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377 APPENDIX F Q factor: A parameter that describes the extent to which an oscillatory system is under-damped; the higher the Q, the more slowly oscillations die out after being excited. R&A: Research and analysis. radiative balance: Accounting for all sources of incoming and outgoing radiation in a system. radiogenic heating: The thermal energy released by the decay of naturally occurring radioactive materials. radiolysis: The dissociation of molecules by ionizing radiation. radionuclide: A radioactive nuclide. regolith: The layer of dust and fragmented rocky debris that forms the uppermost surface on many planets, satel- lites, and asteroids. It is formed by a variety of processes including meteoritic impact. REP: Radioisotope-electric propulsion. retrograde: Orbital motion or rotation in a clockwise direction as viewed from the north pole of the ecliptic or of the rotating object; that is, in the opposite direction of the rotation of Earth and most of the other planetary bodies in the solar system. REU: Research Experience for Undergraduates. RMA: Rapid mission architecture (study). ROSES: Research Opportunities in Space and Earth Sciences. Rosetta: A European Space Agency spacecraft, launched in 2004, that will rendezvous with Comet 67P/Churyumov- Gerasimenko in 2014, flying past two asteroids on the way. RPS: Radioisotope power system. RY: Real year. SALMON: Stand Alone Mission of Opportunity (NASA program). SDT: Science Definition Team. SED: Spectral energy distribution. SEP: Solar-electric propulsion. serpentinization reaction: A metamorphic process in which ultrabasic rocks react with water to create a variety of hydrous, magnesium-iron phyllosilicate minerals known collectively as serpentine. The process is endothermic and results in the liberation of hydrogen, methane, and hydrogen sulfide. SHEC: Sample handling, encapsulation, and containerization. silicate volcanism: Volcanic activity in which the lava flow consists of silicate materials. SMD: Science Mission Directorate (NASA). SmEx: NASA’s program of small-class Explorer spacecraft. SNC meteorites: A group of meteorites that are thought to have come from the surface of Mars, named after the places where the first three were found: Shergotty, India; Nakhla, Egypt; and Chassigny, France. SO2: Sulfur dioxide. SOFIA: Stratospheric Observatory for Infrared Astronomy. SOHO: Solar and Heliospheric Observatory (ESA-NASA mission). solar nebula: The cloud of gas and dust from which the Sun, the planets, and other bodies in the solar system formed. solar zenith angle: The angle between the local zenith and the line of sight to the Sun. sounding rocket: A relatively small research rocket capable of carrying a scientific payload to the upper atmo- sphere or near space on a suborbital trajectory. South Pole-Aitken Basin: The largest, deepest, and oldest impact basin on the Moon. SPA: South Pole-Aitken Basin. space weathering: Alteration of an atmosphereless planetary body’s surface materials by exposure to the space environment. spectral resolution: A measurement of the ability to resolve the features of an electromagnetic spectrum. spectroscopy: The process of dissecting electromagnetic radiation from an object into its component wavelengths so as to determine its chemical composition.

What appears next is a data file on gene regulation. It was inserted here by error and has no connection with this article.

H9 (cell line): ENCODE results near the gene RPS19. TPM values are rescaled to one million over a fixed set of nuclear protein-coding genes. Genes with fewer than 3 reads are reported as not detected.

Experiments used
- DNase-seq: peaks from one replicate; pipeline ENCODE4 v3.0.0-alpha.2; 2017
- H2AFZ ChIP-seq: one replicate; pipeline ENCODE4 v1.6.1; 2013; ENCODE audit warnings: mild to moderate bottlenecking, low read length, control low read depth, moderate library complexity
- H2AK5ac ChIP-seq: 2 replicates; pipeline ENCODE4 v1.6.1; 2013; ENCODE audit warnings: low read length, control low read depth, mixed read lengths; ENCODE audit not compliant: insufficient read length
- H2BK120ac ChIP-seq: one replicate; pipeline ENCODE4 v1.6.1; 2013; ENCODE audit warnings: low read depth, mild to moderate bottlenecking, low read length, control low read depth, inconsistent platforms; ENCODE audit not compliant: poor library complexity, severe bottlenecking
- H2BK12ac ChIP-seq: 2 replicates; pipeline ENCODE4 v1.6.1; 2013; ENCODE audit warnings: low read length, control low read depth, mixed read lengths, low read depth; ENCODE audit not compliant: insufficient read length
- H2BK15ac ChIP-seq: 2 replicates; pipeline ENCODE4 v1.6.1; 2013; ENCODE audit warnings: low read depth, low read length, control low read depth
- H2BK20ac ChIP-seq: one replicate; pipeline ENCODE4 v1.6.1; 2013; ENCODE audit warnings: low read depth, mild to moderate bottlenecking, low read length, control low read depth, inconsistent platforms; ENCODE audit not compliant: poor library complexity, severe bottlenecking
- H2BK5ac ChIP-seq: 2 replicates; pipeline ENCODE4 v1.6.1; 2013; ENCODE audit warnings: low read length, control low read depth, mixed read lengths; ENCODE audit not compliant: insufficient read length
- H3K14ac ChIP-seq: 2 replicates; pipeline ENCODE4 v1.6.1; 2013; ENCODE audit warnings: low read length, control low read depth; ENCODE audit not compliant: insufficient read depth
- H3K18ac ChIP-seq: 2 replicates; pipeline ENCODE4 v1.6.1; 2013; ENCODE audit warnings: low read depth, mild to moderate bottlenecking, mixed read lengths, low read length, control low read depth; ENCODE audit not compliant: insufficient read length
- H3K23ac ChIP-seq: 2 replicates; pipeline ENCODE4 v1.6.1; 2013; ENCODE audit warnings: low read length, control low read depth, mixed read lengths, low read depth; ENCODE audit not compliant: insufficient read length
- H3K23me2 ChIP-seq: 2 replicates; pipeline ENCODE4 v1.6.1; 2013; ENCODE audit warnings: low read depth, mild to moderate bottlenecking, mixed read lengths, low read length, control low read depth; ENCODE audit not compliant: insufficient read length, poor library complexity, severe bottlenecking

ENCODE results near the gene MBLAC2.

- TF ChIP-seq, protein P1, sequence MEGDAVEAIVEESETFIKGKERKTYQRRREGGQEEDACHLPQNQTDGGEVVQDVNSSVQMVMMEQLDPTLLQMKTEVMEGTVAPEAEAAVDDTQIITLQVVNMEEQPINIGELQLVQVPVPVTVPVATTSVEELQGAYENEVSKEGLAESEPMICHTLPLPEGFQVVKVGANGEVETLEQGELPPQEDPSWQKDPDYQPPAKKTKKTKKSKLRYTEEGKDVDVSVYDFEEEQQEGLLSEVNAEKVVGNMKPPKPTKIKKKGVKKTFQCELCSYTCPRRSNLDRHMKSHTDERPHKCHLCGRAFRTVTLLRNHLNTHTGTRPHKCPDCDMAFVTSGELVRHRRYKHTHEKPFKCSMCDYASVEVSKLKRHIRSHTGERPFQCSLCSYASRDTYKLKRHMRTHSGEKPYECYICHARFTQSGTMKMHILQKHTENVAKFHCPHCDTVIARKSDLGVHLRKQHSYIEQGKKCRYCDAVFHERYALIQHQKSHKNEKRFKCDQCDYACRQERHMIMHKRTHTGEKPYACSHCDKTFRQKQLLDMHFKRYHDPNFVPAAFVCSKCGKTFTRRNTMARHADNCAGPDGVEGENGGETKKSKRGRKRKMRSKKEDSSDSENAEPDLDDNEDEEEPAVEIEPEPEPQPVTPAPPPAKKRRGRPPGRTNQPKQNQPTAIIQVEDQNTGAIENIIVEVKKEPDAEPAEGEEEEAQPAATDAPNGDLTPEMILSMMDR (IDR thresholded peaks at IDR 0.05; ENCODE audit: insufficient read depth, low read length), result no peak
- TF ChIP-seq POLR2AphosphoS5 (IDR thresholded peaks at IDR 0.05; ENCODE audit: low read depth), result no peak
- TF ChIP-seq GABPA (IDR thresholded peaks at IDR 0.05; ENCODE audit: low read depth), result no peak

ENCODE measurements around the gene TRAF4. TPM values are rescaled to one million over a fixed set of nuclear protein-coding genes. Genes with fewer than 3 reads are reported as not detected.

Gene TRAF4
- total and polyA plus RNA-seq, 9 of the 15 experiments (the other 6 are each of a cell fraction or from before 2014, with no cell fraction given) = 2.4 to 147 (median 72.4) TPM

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378 VISION AND VOYAGES FOR PLANETARY SCIENCE SPICAM: Spectroscopy for Investigation of Characteristics of the Atmosphere of Mars. The imaging ultraviolet and infrared spectrometer on European Space Agency’s Mars Express spacecraft. SPICAV: Spectroscopy for Investigation of Characteristics of the Atmosphere of Venus. The imaging ultraviolet and infrared spectrometer on the European Space Agency’s Venus Express spacecraft. Spirit: The first of the two rovers of NASA’s ongoing Mars Exploration Rover mission, which landed on Mars on January 4, 2004. sputtering: A process of chemical alteration caused by atomic particles striking a surface at high speed. SSE: Solar System Exploration. Stardust: A spacecraft launched in 1999 with the objective of returning a sample of the comet Wild-2 to Earth. STEM: Science, technology, engineering, and mathematics. STEREO: Solar Terrestrial Relations Observatory (NASA mission). stratigraphy: A branch of geology dealing with the classification, nomenclature, correlation, and interpretation of stratified rocks. sublimation: The act of changing a substance directly from a solid to a gas without its passing through a liquid stage. subnebula: A circumplanetary gas disk that is thought to form early on in the planetary formation process. superrotating: The rotation of a planet’s atmosphere at a rate faster than the surface rotation. surface morphology: The structure and form of a particular surface. SwRI: Southwest Research Institute. tectonism: The processes of faulting, folding, or other deformation of the lithosphere of a planetary body, often resulting from large-scale movements below the lithosphere. tessera: Unique geologic feature found on some of the plateau highlands on Venus and characterized by their extremely rugged topography. They are also known as complex ridged terrain and are believed to be formed when crustal stresses cause the surface to fold, buckle, and break. tidal dissipation: The loss of energy from a planetary body’s orbit, typically depositing energy within the body as heat. TMC: A specific methodology for determining the technical, managerial, and cost risk associated with a space- craft mission. TNO: Trans-Neptune object. Another name for a Kuiper belt object. TPS: Thermal Protection System. TRACE: Transition Region and Coronal Explorer (NASA mission). trace gas: A gas that makes up less than 1 percent by volume of a planet’s atmosphere. transit: The passage of an astronomical object across the face of one of larger angular diameter. TRL: Technology readiness level. Trojan asteroids: Asteroids located near the two stable Lagrangian points of Jupiter’s orbit (60° preceding and following the planet). TSIP: Telescope System Instrumentation Program. TSSM: Titan Saturn System Mission (proposed NASA-ESA mission). TTRV: Trojan Tour and Rendezvous (proposed NASA mission). ultramafic: Igneous rock composed principally of mafic (magnesium and iron) minerals, such as olivine and pyroxene. USGS: United States Geological Survey. UV: Ultraviolet. VCM: Venus Climate Mission. VEXAG: Venus Exploration Analysis Group. VFDRM: Venus Flagship Design Reference Mission. VIMS: Visual and Infrared Mapping Spectrometer. VIRTIS: Visible and Infrared Thermal Imaging Spectrometer.

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379 APPENDIX F VISE: Venus In Situ Explorer (proposed NASA mission). VLA: Very Large Array (radio telescope). VLBA: Very Long Baseline Array (of radio telescopes). VLT: Very Large Telescope. VME: Venus Mobile Explorer. VNIR: Visible/near-infrared spectrometer. VOI: Venus Orbit Insertion. volatile: A substance that vaporizes at a relatively low temperature. VSTDT: Venus Science and Technology Definition Team. Zeta ring: The innermost ring of Uranus.